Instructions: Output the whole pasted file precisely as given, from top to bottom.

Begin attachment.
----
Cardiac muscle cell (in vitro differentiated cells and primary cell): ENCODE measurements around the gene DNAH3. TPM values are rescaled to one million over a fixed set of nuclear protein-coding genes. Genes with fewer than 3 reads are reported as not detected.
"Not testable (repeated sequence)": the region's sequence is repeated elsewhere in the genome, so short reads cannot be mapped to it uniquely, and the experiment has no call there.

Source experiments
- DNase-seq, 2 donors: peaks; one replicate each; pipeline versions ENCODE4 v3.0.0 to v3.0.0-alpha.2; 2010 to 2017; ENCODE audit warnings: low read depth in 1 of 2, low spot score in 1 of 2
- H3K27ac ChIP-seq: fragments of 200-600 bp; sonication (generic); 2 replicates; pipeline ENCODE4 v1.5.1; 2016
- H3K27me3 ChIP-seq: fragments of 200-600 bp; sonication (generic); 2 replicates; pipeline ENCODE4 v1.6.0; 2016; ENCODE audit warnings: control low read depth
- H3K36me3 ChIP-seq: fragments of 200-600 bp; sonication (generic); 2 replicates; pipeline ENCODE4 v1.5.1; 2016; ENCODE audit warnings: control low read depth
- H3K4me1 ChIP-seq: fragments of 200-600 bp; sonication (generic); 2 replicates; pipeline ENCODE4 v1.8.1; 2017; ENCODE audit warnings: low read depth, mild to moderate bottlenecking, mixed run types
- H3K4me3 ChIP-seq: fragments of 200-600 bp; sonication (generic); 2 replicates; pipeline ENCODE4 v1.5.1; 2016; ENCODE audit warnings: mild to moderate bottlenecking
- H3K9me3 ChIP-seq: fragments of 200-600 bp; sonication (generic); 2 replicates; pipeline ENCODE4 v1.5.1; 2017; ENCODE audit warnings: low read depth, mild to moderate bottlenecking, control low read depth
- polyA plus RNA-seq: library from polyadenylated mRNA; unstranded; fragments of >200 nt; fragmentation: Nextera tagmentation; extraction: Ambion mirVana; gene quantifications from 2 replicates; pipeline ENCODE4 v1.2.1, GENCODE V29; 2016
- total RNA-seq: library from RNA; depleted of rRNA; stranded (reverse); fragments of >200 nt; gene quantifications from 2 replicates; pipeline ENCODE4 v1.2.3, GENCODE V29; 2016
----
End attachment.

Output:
Cardiac muscle cell (in vitro differentiated cells and primary cell): ENCODE measurements around the gene DNAH3. TPM values are rescaled to one million over a fixed set of nuclear protein-coding genes. Genes with fewer than 3 reads are reported as not detected.
"Not testable (repeated sequence)": the region's sequence is repeated elsewhere in the genome, so short reads cannot be mapped to it uniquely, and the experiment has no call there.

Source experiments
- DNase-seq, 2 donors: peaks; one replicate each; pipeline versions ENCODE4 v3.0.0 to v3.0.0-alpha.2; 2010 to 2017; ENCODE audit warnings: low read depth in 1 of 2, low spot score in 1 of 2
- H3K27ac ChIP-seq: fragments of 200-600 bp; sonication (generic); 2 replicates; pipeline ENCODE4 v1.5.1; 2016
- H3K27me3 ChIP-seq: fragments of 200-600 bp; sonication (generic); 2 replicates; pipeline ENCODE4 v1.6.0; 2016; ENCODE audit warnings: control low read depth
- H3K36me3 ChIP-seq: fragments of 200-600 bp; sonication (generic); 2 replicates; pipeline ENCODE4 v1.5.1; 2016; ENCODE audit warnings: control low read depth
- H3K4me1 ChIP-seq: fragments of 200-600 bp; sonication (generic); 2 replicates; pipeline ENCODE4 v1.8.1; 2017; ENCODE audit warnings: low read depth, mild to moderate bottlenecking, mixed run types
- H3K4me3 ChIP-seq: fragments of 200-600 bp; sonication (generic); 2 replicates; pipeline ENCODE4 v1.5.1; 2016; ENCODE audit warnings: mild to moderate bottlenecking
- H3K9me3 ChIP-seq: fragments of 200-600 bp; sonication (generic); 2 replicates; pipeline ENCODE4 v1.5.1; 2017; ENCODE audit warnings: low read depth, mild to moderate bottlenecking, control low read depth
- polyA plus RNA-seq: library from polyadenylated mRNA; unstranded; fragments of >200 nt; fragmentation: Nextera tagmentation; extraction: Ambion mirVana; gene quantifications from 2 replicates; pipeline ENCODE4 v1.2.1, GENCODE V29; 2016
- total RNA-seq: library from RNA; depleted of rRNA; stranded (reverse); fragments of >200 nt; gene quantifications from 2 replicates; pipeline ENCODE4 v1.2.3, GENCODE V29; 2016